Papua New Guinea Constitutional Democratic Party

The Papua New Guinea Constitutional Democratic Party (PNGCDP) is a former political party in Papua New Guinea.

It was founded in January 2011 by former Chief Ombudsman, Public Service Commission chairman and Police Commissioner Ila Geno on an anti-corruption platform.[1] He was supported by anti-corruption advocates John Toguata and Daniel Kassa and former National Court judge Nemo Yalo, while Tobias Thomas served as party secretary.[1][2][3]

It won its first seat in August 2011, when accountant Tobias Kulang, an in-law of Geno, won a by-election in the seat of Kundiawa-Gembogl caused by the death of Joe Mek Teine.[4] Kulang was re-elected at the 2012 election, but the party won no other seats.[5][6] After the election, Kulang as party leader attacked O'Neill for being involved with people who he claimed had been involved in alleged fraud, and vowed to join the opposition to provide public scrutiny of the government's performance.[7]

Kulang continued as an outspoken individual member of the opposition after his re-election, although very little was heard of the party itself thereafter. In October 2013, Geno and Kulang jointly filed a constitutional challenge against a law extending the parliamentary grace period from no-confidence motions.[8] However, the next month, in November 2013, Kulang resigned from the PNGCDP and crossed to the government, joining O'Neill's junior coalition partner, the People's Progress Party.[9]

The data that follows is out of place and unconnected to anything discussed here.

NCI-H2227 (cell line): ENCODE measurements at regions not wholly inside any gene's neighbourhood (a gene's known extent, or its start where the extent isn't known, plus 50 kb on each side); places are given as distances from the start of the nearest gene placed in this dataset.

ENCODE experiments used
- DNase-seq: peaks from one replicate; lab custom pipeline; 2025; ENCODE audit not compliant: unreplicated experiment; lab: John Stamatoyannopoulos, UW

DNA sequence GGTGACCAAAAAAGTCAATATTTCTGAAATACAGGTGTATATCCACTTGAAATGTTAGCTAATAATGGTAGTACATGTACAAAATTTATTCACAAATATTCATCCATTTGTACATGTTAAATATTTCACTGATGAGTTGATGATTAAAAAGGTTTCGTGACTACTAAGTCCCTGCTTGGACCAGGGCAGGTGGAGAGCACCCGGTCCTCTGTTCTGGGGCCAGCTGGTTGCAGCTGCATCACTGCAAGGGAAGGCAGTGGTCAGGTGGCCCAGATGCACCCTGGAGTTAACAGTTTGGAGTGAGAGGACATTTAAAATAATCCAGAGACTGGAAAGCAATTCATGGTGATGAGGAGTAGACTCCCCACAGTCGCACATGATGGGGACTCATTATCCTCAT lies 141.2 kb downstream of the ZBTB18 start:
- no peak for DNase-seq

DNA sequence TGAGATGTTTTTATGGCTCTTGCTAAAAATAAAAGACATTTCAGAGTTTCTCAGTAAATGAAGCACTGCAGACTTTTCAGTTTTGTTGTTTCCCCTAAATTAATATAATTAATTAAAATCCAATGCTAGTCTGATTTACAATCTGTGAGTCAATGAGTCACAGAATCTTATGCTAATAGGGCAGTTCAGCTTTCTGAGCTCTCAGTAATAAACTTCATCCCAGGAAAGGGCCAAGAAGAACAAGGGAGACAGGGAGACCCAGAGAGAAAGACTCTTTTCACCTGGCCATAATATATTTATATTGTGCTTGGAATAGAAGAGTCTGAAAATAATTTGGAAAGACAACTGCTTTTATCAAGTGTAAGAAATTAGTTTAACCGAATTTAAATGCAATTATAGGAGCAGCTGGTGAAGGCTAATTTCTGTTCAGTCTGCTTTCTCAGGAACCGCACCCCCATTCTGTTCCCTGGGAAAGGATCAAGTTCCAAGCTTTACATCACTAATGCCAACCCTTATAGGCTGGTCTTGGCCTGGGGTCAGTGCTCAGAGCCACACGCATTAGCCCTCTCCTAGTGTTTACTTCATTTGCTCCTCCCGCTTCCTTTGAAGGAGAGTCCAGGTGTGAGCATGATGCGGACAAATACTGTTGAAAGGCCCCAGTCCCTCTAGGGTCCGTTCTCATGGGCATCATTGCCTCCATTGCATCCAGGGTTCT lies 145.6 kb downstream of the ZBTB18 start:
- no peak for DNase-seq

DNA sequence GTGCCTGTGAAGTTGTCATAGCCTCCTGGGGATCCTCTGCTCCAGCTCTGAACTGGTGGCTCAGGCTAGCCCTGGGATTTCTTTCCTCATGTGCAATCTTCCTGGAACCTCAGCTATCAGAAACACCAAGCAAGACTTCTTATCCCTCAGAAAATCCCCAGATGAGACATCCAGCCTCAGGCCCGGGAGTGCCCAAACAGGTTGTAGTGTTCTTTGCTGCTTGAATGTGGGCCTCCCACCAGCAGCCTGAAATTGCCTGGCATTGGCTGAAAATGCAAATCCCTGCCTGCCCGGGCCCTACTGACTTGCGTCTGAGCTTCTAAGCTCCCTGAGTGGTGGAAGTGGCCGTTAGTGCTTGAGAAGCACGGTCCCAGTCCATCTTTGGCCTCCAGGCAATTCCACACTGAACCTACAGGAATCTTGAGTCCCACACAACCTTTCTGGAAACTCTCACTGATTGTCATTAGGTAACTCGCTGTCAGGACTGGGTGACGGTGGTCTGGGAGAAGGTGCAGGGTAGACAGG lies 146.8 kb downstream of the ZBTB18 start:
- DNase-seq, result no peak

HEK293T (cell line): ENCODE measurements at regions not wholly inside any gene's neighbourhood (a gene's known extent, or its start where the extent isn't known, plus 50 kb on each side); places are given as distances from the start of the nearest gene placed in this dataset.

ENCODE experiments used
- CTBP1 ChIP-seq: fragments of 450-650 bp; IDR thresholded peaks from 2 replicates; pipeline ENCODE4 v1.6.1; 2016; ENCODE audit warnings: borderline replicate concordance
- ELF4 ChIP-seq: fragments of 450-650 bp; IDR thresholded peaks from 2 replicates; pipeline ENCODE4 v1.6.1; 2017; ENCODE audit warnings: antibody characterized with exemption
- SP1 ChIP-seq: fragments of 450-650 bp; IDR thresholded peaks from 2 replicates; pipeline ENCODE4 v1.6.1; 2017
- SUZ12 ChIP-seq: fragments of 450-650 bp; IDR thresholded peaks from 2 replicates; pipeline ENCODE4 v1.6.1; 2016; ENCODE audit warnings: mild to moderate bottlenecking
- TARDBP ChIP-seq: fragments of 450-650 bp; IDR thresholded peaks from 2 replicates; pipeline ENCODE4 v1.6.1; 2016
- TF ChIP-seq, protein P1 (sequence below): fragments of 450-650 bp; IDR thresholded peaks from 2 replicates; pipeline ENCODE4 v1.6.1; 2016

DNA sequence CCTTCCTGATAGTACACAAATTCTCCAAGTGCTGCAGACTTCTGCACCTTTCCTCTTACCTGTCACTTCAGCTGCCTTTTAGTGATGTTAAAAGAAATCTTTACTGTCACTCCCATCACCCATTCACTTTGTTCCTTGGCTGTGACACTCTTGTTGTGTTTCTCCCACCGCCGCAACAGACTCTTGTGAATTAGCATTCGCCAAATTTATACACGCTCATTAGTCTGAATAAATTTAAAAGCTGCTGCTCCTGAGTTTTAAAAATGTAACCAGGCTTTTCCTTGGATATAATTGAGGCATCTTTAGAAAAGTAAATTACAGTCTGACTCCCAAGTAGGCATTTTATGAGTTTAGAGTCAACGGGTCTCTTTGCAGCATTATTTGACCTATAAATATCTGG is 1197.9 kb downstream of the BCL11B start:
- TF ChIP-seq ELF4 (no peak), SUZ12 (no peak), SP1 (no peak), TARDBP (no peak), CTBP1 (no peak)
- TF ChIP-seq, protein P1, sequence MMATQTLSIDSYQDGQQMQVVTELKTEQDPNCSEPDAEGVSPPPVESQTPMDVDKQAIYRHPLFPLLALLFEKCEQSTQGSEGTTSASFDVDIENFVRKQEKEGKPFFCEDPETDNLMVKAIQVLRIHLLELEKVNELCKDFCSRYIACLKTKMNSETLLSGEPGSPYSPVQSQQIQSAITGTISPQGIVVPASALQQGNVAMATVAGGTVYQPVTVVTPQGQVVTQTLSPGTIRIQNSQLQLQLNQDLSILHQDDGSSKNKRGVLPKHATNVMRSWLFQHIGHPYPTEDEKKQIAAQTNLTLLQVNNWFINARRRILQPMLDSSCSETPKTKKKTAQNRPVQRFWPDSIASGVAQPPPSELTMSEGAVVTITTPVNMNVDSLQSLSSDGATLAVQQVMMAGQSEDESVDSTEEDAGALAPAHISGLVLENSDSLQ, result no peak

After a period of inactivity, Geno reactivated the party for the 2017 election. The party was named as part of a proposed "alternative government" of opposition parties should the governing People's National Congress fail to win a majority.[10] The party did not win any seats and is not currently registered as a political party.[11]

References edit

  1. ^ a b "Ila Geno launches party". PNG Post Courier. 3 January 2011.
  2. ^ "Watchdog backs Geno". PNG Post Courier. 26 January 2011.
  3. ^ "Change in leadership vital for PNG: Yalo". PNG Post Courier. 23 June 2011.
  4. ^ "Kulang acsends to the roof of PNG". PNG Post-Courier. 1 September 2011.
  5. ^ "Kua takes the mantle". PNG Post Courier. 31 July 2012.
  6. ^ "GG receives 105 writs". PNG Post Courier. 2 August 2012.
  7. ^ "PM must clarify NPF saga". PNG Post Courier. 13 August 2012.
  8. ^ "No-Confidence Grace Period Extension Challenged In PNG". Pacific Islands Report. Pacific Islands Development Program. Retrieved 15 March 2017.
  9. ^ "Kulang defects to Govt". PNG Post Courier. 25 November 2013.
  10. ^ "Opposition parties join forces". The National. 9 June 2017. Retrieved 12 June 2017.
  11. ^ "Parties". Archived from the original on 2019-05-28. Retrieved 2019-05-29.